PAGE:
Archive for Dublin

Moon Child – Pharaoh Sanders

Posted in Jazz, The Universe and Stuff with tags , , , , on October 11, 2018 by telescoper

Following the advice of novelist E.M. Forster to `only connect’, I thought I’d do just that by only connecting  two bits of news. The first is that legendary saxophonist Pharaoh Sanders is playing at the National Concert Hall in Dublin next month and the second is that astronomers have been discussing whether or not a moon can have a moon and, if it can, whether it should be called a moonmoon or a submoon or something else. Well, I think such an object should be called a Moon Child, after the album by Pharaoh Sanders from which this is the title track. With a link like that, I’m sure it’s only a matter of time before I get offered a job as a radio presenter!

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Mahler: Symphony No. 2 (`Resurrection’) at the National Concert Hall, Dublin

Posted in Music with tags , , , , , , , , , , on September 15, 2018 by telescoper

Last night I had the pleasure of attending the opening performance of the new season of the RTÉ National Symphony Orchestra at the National Concert Hall in Dublin. As well as being the first concert of the season, it was also my first ever visit to the National Concert Hall. To mark the occasion we were in the presence of the Uachtarán na hÉireann, Michael D Higgins, and his wife Sabena. By `occasion’ I of course mean the first concert of the season, rather than my first visit to the NCH. After the concert the audience were all treated to a glass of Prosecco on the house too!

I’ve done quite a few reviews from St David’s Hall in Cardiff over the years, so before writing about the music I thought I’d compare the venues a little. The National Concert Hall was built in 1865 and soon after its construction it was converted into the main building of University College Dublin. It was converted to a concert venue when UCD moved out of the city centre, and fully re-opened in 1981. It is a bit smaller than St David’s – capacity 1200, compared with 2000 – and does not have such a fine acoustic, but it is a very nice venue with a distinctive and decidedly more intimate vibe all of its own. I had a seat in the centre stalls, which cost me €40, which is about the same as one would expect to pay in Cardiff.

The NCH is situated close to St Stephen’s Green, which is a 15 minute walk from Pearse Station or a 30 minute walk from Connolly (both of which are served by trains from Maynooth). The weather was pleasant yesterday evening so I walked rather than taking the bus or Luas from Connolly. I passed a number of inviting hostelries on the way but resisted the temptation to stop for a pint in favour of a glass of wine in the NCH bar before the performance.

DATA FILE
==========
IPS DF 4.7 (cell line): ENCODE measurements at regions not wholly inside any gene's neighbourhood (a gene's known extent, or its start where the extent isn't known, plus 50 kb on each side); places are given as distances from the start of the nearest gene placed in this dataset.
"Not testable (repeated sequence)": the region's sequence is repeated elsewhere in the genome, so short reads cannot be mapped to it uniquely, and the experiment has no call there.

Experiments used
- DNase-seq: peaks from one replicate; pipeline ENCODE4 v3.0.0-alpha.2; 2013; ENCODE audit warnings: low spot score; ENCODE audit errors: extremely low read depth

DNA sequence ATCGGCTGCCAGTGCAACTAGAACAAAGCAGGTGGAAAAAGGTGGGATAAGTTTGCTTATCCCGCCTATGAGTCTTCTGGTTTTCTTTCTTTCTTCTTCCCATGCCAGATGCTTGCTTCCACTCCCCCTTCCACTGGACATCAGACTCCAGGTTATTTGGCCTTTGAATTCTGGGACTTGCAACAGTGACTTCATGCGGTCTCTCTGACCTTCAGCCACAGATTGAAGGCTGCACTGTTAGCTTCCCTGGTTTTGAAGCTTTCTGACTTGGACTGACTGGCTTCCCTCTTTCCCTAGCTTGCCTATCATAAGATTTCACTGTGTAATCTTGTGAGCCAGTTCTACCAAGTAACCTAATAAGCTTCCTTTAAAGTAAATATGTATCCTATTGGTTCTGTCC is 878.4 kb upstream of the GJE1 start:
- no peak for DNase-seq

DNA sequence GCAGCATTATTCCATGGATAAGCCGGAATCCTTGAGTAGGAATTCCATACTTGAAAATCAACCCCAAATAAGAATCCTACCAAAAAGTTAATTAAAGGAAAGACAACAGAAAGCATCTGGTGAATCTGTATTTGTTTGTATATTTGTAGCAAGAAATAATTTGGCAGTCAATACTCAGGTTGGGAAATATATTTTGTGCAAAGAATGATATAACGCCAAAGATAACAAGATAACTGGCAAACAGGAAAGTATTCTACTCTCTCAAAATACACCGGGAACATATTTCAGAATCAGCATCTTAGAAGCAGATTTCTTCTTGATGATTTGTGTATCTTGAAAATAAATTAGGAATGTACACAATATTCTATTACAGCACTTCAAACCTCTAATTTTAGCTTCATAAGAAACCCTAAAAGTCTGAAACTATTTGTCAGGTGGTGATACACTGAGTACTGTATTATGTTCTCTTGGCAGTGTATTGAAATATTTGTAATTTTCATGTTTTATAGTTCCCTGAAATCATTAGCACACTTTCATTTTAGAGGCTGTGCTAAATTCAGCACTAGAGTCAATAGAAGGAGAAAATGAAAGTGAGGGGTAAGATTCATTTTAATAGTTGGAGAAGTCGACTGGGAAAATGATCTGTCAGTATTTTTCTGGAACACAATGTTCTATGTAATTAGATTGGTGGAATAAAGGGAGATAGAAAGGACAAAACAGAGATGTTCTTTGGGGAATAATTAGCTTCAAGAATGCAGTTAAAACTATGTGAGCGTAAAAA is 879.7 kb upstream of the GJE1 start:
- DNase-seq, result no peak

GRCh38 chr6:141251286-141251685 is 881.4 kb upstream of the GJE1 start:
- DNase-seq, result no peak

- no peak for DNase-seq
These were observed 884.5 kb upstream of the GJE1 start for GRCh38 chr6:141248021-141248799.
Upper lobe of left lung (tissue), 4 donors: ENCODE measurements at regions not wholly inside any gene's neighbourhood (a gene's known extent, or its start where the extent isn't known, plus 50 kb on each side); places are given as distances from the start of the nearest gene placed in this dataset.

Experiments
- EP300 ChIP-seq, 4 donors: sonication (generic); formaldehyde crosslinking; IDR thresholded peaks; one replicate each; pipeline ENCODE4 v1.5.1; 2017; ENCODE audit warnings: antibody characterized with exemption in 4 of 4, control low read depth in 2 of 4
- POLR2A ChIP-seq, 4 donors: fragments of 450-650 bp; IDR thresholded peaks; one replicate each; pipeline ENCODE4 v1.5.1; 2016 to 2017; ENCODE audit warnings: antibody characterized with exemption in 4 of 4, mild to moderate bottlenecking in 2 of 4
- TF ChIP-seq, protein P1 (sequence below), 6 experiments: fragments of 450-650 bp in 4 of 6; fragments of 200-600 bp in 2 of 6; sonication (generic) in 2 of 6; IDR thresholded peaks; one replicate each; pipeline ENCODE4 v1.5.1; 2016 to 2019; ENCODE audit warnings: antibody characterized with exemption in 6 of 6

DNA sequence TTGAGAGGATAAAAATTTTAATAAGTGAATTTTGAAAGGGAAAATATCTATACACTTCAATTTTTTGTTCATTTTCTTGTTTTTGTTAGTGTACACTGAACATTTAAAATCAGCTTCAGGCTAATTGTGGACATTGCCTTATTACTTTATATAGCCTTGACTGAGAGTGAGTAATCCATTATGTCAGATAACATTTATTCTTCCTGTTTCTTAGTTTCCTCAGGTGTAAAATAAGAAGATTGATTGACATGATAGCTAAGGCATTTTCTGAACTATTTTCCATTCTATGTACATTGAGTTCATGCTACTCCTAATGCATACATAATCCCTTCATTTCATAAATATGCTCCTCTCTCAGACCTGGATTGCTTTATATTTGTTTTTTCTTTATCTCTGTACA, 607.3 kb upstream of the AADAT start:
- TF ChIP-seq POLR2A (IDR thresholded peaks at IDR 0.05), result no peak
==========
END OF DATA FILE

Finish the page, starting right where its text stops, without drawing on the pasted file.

Anyway, last night’s curtain-raiser involved just one piece – but what a piece! – Symphony No.2 (“Resurrection”) by Gustav Mahler. This is a colossal work, in five movements, that lasts about 90 minutes. The performance involved not only a huge orchestra, numbering about a hundred musicians, but also two solo vocalists and a sizeable choir (although the choir does not make its entrance until the start of the long final movement, about an hour into the piece). The choir in this case was the RTÉ Philharmonic Choir. At various points trumpets and/or French horns moved offstage into the wings and, for the finale, into the gallery beside the choir.

About two years ago I blogged about the first performance I had ever heard of the same work. Hearing it again in a different environment in no way diminished its impact.

Stunning though the finale undoubtedly was, I was gripped all the way through, from the relatively sombre but subtly expressive opening movement, through the joyously dancing second that recalls happier times, the third which is based on a Jewish folk tune and which ends in a shattering climax Mahler described as “a shriek of despair”, and the fourth which is built around a setting of one of the songs from Des Knaben Wunderhorn, sung beautifully by Jennifer Johnson (standing in wonderfully for Patricia Bardon, who was unfortunately indisposed). Jennifer Johnson has a lovely velvety voice very well suited to this piece, which seems more like a contralto part than a mezzo. The changing moods of the work are underlined by a tonality that shifts from minor to major and back again. All that was very well performed, but as I suspect is always the case in performances of this work, it was the climactic final movement – which lasts almost half an hour and is based on setting of a poem mostly written by Mahler himself, sung by Orla Boylan – that packs the strongest emotional punch.